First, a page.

25 Mar 2008

More Human Fertilisation and Embryology Controversy

The Human Fertilisation and the Embryology Bill has raised controversy again recently particularly in relation to the creation of hybrid animal/human embryos to aid stem cell research. The Catholic Church has raised it's concerns resulting in pressure being put on the Government to allow a free vote in the House of Commons to enable MPs to vote with their conscience. But where has the Catholic Church been whilst the bill has been progressing through the House of Lords. Obviously the Lords did not win the scientific argument so the Church has had to intervene firstly condemning the practice as one of the new seven deadly sins and then by intervening in the political process.

As a result and respecting the fact that MPs may have a crisis of conscience between their religious beliefs and that of the manifesto on which they were elected or with their electorate, Gordon Brown announced yesterday that the free vote would be allowed on what was said to be the three most controversial areas of the bill.

Disappointingly this is to include the proposals to prevent fertility clinics from refusing treatment to single women and lesbians - under current legislation clinics must take account of the welfare of the unborn child including "the need for a father". The bill proposes to replace this requirement with the "need for supportive parenting" to be considered. Obviously, there may be MPs who wish to retain the requirement for consideration to be given to "the need for a father".

It should be noted that Gordon Brown has indicated that he will support the removal of the clause.

15 Mar 2008

Act to defend lesbain and gay asylum seekers

On Saturday 22 March at 2pm Middle East Workers' Solidarity are staging a protest opposite Downing Street in defence of Mehdi Kazemi, a gay Iranian asylum seeker who the British government plans to send back to Iran on the grounds that if gay Iranians are "discreet about their sexuality", they will not get into trouble. In fact, Mehdi Kazemi's boyfriend in Iran has already been executed for being gay, and the regime knows about Mehdi Kazemi. An Iranian lesbian, Pegah Emambakhsh, who fled to Britain after her girlfriend was arrested and sentenced to death, also faces being forcibly returned after losing the latest round in her battle to be granted asylum.

Saturday March 22nd, 2pm, Downing Street.

Nearest tube Westminster/Charing Cross. More at http://www.union-solidarity.org/. See also http://www.uklgig.org.uk/ You can sign an e-petition at http://petitions.pm.gov.uk/Stopdeportinggay/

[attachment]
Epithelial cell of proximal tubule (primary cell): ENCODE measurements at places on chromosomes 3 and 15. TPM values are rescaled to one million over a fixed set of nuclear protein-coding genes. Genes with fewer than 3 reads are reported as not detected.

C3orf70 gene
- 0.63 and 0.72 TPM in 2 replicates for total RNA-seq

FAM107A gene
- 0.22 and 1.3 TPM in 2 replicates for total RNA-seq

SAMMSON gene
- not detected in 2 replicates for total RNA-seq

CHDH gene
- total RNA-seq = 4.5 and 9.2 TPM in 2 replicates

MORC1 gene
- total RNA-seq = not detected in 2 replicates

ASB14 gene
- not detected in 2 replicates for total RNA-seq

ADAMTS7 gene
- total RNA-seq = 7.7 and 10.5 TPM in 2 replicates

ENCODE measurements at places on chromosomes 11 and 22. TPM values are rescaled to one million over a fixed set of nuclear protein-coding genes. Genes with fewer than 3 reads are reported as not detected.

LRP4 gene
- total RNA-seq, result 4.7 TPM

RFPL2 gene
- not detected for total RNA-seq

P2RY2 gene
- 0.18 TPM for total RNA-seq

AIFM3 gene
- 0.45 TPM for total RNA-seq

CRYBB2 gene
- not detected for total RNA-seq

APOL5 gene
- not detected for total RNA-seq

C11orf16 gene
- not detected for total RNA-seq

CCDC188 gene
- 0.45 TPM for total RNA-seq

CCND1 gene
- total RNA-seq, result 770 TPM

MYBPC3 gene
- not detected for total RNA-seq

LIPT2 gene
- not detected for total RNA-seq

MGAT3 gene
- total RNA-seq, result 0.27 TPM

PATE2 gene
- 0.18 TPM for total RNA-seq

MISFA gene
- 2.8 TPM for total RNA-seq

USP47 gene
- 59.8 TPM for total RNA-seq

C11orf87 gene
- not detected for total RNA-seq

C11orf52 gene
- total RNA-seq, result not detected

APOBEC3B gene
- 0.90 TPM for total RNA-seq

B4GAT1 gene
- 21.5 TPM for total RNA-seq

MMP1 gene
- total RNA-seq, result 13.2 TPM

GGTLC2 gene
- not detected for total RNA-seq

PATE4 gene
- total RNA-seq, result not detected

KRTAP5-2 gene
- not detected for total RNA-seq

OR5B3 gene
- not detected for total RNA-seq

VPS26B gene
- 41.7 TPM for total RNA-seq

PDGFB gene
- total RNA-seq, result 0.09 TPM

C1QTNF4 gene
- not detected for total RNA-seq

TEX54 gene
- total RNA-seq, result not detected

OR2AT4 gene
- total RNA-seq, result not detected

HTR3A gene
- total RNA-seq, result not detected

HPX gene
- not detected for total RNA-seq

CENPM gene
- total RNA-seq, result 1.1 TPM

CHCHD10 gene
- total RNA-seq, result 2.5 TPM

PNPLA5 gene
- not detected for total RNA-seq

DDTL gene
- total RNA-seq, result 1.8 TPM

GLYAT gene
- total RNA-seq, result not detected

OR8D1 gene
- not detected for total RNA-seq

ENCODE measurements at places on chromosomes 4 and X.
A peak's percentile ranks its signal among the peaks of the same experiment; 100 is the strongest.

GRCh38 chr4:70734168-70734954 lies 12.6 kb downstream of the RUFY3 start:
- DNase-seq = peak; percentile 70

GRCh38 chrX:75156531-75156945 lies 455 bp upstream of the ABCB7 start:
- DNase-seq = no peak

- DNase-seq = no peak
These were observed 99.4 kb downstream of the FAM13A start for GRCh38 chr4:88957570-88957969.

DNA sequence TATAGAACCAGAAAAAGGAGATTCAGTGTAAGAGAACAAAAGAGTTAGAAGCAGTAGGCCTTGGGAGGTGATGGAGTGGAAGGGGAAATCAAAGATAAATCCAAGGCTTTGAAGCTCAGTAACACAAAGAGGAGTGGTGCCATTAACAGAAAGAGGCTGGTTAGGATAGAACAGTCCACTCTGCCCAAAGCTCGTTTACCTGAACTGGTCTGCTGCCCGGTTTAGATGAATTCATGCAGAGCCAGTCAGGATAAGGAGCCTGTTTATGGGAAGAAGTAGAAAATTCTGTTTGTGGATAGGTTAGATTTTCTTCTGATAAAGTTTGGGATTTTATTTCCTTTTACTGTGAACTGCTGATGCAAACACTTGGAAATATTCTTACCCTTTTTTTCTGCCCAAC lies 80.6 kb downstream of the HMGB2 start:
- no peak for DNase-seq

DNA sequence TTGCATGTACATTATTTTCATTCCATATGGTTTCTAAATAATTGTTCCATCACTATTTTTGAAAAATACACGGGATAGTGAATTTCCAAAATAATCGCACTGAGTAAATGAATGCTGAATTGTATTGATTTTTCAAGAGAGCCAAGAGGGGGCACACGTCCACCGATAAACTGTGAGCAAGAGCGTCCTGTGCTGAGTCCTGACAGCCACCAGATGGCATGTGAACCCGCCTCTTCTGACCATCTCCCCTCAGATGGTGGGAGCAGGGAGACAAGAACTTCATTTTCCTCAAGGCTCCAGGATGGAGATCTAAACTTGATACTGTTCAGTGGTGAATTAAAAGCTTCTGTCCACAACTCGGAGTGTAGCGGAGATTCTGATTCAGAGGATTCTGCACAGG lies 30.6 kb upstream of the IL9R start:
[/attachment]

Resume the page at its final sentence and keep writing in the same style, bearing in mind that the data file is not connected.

10 Mar 2008

You have to be gay or out to face homophobic harassment

That was the judgment of the Employment Appeal Tribunal in the case of Stephen English -v- Thomas Sandersan Blinds.

Mr English argued that he had been subjected to homophoc harassment contrary to regulation 5 of the Employment Equality (Sexual Orientation) Regulations 2003.

Regulation 5 provides:
“5 Harassment on grounds of sexual orientation

(1) For the purposes of these Regulations, a person (“A”) subjects another person (“B”) to

harassment where, on grounds of sexual orientation, A engages in unwanted conduct which
has the purpose or effect of –
(a) violating B’s dignity; or
(b) creating an intimidating, hostile, degrading, humiliating or offensive environment for B.
(2) Conduct shall be regarded as having the effect specified in paragraph (1) (a) or (b) only if,

having regard to all the circumstances, including in particular the perception of B, it should
reasonably be considered as having that effect.

The Regulations were passed to implement the Framework Directive (No 2000/78/EC). (The Directive). Article 1 of the Directive states its Purpose:

Article 1 Purpose
The purpose of this Directive is to lay down a general framework for combating discrimination on the grounds of religion or belief, disability, age or sexual orientation as regards employment and occupation, with a view to putting into effect in the Member States the principle of equal treatment.

And by Article 2 (3)

“3. Harassment shall be deemed to be a form of discrimination within the meaning of paragraph 1, when unwanted conduct related to any of the grounds referred to in Article 1 takes place with the purpose or effect of violating the dignity of a person and of creating an intimidating, hostile, degrading, humiliating or offensive environment. In this context, the concept of harassment may be defined in accordance with the national laws and practice of the Member States.”